How Does Pegasus Work, And How Can You Defend Against It

A recent investigation on Israeli spyware Pegasus, made by NSO Group, has reignited the debate on privacy and digital security.

The beginning of the monsoon session of the parliament has been rocked by news reports of journalists, activists, politicians, medical experts and political consultants being targeted with Israeli spyware Pegasus.

According to reports from The Pegasus Project investigation, carried out collaboratively by a consortium of international news outlets, the military-grade spyware Pegasus, made by Israeli tech firm NSO Group, is now capable of compromising smartphones without any interaction from the users.

In 2019, WhatsApp revealed that a vulnerability with the messaging app was exploited to install Pegasus on the phones of 1,400 WhatsApp users by simply making a missed call. Since then, NSO's methods have gotten more and more advanced, allowing it to exploit vulnerabilities with iMessage to potentially gain access to millions of iPhones.

Already, more than 50,000 phone numbers were found in the potential target list that was accessed by the Pegasus Project.

As users of the internet and smartphones, if we are to continue using our devices and still protect our data, we will need to better understand the threat, and if there are to beat it.

Also Read: Rahul Gandhi, Prashant Kishor, IT Minister Potential Pegasus Targets: Reports

Installing Pegasus In Target's Device

The past and present reports on NSO's methods of hacking has made one thing certain - there is no fixed method of installing the malware in a device, it is rather an ever-evolving process.

Nino Stephen, a Kerala-based security analyst who has been following the Pegasus Project closely, believes that NSO adapts its methods of installing its spyware in a target's phone by constantly looking for vulnerabilities in their smartphone softwares.

"These types of companies invest hugely into developing 0-days in commonly used applications. It maybe in native applications like iMessage or 3rd party apps like WhatsApp. All these mentioned applications are complex in design and hence itself there is always a possibility in finding exploitable bugs," Stephen told BOOM.

A zero-day is a vulnerability with a software that is unknown to those who are in charge of mitigating threats to the software. Until a zero-day vulnerability is identified and tackled, the software will be open to hacks from anyone who may have identified the zero-day.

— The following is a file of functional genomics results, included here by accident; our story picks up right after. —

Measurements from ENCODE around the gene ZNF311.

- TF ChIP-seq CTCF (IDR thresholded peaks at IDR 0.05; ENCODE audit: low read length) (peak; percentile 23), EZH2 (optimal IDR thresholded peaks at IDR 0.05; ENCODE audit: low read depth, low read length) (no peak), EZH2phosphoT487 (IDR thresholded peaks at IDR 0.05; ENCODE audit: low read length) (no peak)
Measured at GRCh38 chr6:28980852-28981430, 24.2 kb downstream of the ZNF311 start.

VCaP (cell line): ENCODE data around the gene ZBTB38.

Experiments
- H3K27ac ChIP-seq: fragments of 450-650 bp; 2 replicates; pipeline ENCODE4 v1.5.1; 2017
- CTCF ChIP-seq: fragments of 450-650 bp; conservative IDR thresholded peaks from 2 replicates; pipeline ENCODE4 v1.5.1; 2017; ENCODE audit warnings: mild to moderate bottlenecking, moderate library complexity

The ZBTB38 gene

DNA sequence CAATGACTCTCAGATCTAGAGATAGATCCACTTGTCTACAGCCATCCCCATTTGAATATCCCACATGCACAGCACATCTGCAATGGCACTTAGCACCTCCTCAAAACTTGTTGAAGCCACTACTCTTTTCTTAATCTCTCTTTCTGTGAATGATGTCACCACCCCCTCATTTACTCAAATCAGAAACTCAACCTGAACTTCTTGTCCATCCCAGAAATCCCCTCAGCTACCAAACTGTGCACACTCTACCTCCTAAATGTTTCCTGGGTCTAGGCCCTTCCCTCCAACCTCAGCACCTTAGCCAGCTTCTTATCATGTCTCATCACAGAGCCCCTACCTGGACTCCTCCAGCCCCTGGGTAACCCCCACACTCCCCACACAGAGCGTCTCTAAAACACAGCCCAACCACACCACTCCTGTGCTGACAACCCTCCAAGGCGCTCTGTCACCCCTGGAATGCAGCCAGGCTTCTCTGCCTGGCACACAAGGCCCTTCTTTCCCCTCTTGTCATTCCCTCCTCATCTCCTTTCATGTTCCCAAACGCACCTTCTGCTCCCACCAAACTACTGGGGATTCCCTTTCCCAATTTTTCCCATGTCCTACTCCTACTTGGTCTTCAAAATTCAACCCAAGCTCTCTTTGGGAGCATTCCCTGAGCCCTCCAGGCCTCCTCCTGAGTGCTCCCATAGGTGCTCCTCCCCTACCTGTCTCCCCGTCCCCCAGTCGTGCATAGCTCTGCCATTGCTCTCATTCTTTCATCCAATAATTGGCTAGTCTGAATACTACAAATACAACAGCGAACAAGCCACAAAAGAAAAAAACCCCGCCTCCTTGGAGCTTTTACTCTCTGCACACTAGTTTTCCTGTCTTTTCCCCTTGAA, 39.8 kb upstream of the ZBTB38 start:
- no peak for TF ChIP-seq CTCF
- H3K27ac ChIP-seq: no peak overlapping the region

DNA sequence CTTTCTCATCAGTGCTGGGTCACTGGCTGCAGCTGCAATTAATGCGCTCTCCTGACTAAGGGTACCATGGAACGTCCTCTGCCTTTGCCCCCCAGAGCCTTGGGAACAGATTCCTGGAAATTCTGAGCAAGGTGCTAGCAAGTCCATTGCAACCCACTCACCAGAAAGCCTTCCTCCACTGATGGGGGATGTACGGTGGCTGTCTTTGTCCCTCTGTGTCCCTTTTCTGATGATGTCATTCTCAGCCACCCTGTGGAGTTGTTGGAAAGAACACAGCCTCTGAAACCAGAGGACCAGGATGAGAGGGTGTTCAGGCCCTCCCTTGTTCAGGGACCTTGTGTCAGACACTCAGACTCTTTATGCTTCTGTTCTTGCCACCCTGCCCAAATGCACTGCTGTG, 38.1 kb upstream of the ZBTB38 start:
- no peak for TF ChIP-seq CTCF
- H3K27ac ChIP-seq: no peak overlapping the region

"NSO Group team probably have several zero-days in their hands to compromise a wide range of devices. It could be a phone with an old version of Android or an iPhone with the latest and most up-to-date patches," Stephen added.

Raman Chima, who is currently the Asia Policy Director and Senior International Counsel at digital civil rights non-profit Access Now, agrees with Stephen.

"All devices have vulnerabilities, not one but many. Companies like NSO race everyday throughout the year to discover these vulnerabilities, to look for exploits that would allow them to install the malware," Chima said in a conversation with BOOM.

Furthermore, exploiting widely-used and pre-installed softwares like WhatsApp and iMessage allow companies like NSO to target a much larger user base more successfully.

According to a report by The Guardian, who has been collaborating in the Pegasus Project, the spyware can also be installed over a wireless transceiver located near the target's phone.

Once Installed, What Can It Do?

"A modern mobile phone has so many features in it that it's the best candidate for spying. A person's freedom and power can be compromised if his digital assets can be compromised," says Stephen.

According to the forensic analyses of the victims' phones by Amnesty International, once Pegasus is installed, it can harvest any information from the phone.

While harvesting data such as contacts, SMS messages, instant messages, emails, photos, videos, browsing history and call history, it call also activate microphones and cameras, record calls and get location data by activating GPS.

Claudio Guarnieri, who leads Amnesty International's Berlin-based Security Lab told The Guardian that an attacker using Pegasus has more control over the phone than its user.